www.ci.redwood-city.ca.us/police/gang-info.html


Prejudice

By: Peggy Nichols and Nick Winters
There are many different ideas of what the meaning of prejudice is, but the correct sociological definition is “A negative attitude based on faulty generalizations about members of specific racial, ethnic or other groups.”

Stereotypes:
Stereotyping is over generalizations about the appearance of the behavior or other characteristics of members of particular categories. Some examples of negative stereotyping take place in the sport world. A lot of teams have mascots such as the Atlanta braves, Cleveland Indians and Washington Redskins, which some Native Americans claim it trivialize and exploit native American culture. In conflicts, people tend to develop overly-negative images of the other side. The opponent is expected to be aggressive, self-serving, and deceitful, for example, while people view themselves in completely positive ways. These stereotypes tend to be self-perpetuating. If one side assumes the other side is deceitful and aggressive, they will tend to respond in a similar way. The opponent will then develop a similar image of the first party, and the negative stereotypes will be confirmed. They may be growing worse, as communication is shut down and escalation heightens emotions and tension. there are more subtle forms of bias, such as those based on people's gender, national origin or occupation. For instance, Asians are expected to be shrewd and reserved, Americans arrogant and materialistic, Central Americans disorganized and impractical. Such biases are more difficult to recognize, yet are a fact of life. These biases can affect how negotiators see others. They can also affect how negotiators see themselves, and so lead to self-defeating expectations. Negotiators may expect to be the object of others' prejudices, and so may expect to be ignored or dismissed. several ways of combating these subtle biases. The basic tactic is to focus on the particular individual, rather than on their ethnic or national background. Remember that there are often greater differ differences within a group than between groups. Productive interactions between different groups can also counteract stereotypes. Recognizing that you yourself might hold or be the victim of biases is the first and most crucial step in combating prejudice.

Racism:
Racism is a set of attitudes beliefs and practices that is used to justify superior treatment of one racial or ethnic group and the inferior treatment of another racial or ethnic group. Racism has existed throughout human history. It may be defined as the hatred of one person by another or the belief that another person is less than human, because of skin color, language, customs, place of birth or any factor that supposedly reveals the basic nature of that person. It has influenced wars, slavery, the formation of nations, and legal codes. During the past 500-1000 years, racism on the part of Western powers toward non-Westerners has had a far more significant impact on history than any other form of racism, such as racism among Western groups or among Easterners, such as Asians, Africans, and others. The most notorious example of racism by the West has been slavery; particularly the enslavement of Africans in the New World, slavery itself dates back thousands of years. This enslavement was accomplished because of the racist belief that Black Africans were less fully human than white Europeans and their descendants.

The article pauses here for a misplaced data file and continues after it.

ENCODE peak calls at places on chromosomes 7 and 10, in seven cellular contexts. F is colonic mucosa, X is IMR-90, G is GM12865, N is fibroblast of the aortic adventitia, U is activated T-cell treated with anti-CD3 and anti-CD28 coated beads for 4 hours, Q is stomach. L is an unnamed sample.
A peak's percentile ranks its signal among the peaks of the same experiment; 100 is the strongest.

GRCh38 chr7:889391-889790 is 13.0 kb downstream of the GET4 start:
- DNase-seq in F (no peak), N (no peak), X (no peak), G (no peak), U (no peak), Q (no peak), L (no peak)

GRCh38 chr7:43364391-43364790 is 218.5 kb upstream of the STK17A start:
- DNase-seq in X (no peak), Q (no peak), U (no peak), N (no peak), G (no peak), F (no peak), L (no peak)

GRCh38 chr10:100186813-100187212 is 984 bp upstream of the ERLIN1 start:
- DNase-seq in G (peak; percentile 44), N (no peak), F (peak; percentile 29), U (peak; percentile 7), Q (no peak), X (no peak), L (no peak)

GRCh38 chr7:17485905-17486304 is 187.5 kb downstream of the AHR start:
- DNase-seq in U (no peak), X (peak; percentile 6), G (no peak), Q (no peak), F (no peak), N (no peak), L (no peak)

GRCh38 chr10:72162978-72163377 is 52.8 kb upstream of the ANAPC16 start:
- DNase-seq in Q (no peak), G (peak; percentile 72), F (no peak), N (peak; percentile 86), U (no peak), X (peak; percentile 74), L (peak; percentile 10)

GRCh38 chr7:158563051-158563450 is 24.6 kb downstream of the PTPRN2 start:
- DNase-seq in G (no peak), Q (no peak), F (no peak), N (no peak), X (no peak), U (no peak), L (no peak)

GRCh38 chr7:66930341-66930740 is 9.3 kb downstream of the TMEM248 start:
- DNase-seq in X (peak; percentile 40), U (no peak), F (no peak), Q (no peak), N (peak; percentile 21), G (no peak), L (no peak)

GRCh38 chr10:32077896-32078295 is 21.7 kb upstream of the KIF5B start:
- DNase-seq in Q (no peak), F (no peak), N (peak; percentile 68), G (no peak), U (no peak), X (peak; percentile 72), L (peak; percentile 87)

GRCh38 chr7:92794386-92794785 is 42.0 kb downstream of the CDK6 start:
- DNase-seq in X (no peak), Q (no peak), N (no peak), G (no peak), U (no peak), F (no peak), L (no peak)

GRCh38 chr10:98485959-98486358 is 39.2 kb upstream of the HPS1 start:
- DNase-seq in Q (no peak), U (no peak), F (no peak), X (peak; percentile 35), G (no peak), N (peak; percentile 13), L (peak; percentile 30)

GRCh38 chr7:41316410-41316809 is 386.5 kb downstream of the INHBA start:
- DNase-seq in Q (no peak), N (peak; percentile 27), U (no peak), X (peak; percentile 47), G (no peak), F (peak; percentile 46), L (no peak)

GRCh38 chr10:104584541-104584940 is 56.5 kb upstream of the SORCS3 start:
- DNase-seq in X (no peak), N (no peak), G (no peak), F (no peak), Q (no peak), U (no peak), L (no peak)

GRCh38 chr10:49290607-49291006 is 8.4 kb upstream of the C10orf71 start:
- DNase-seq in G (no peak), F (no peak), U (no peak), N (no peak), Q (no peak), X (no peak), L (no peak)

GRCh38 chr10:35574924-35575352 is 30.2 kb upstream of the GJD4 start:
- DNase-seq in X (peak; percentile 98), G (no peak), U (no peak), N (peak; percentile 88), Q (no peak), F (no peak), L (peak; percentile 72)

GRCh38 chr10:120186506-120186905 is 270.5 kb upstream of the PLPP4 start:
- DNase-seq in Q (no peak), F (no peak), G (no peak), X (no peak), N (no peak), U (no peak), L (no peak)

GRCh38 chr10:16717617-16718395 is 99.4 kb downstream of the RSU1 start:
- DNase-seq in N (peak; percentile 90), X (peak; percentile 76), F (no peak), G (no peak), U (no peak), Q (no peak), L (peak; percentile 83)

Oscar Grant
Young Oscar Grant was shot and killed in full view of the public and multiple videocameras shown for the world to see by former Bart county cop Johannes Mehserle in collaboration with a gang of other Bart county police officers. As the Mehserle defense attempts to make their case to win a change of venue, citing "racial polarization," threats of violence and other arguments to win a change of venue, we must remember that African people and victims of police violence in this country have historically not been given a fair trial. In fact, the state apparatus protects itself. It is a rare occurrence to even have a police officer stand trial for the "use of deadly force." History shows that police are systematically acquitted of murder. Oscar Grant and his friends were in the Bart train station, following police orders according to Oscars friends and eye witnesses, when all of the sudden an officer placed his knees into Grant’s neck, stepped back and shot his weapon without any hesitation.
http://www.youtube.com/watch?v=bmJukcFzEX4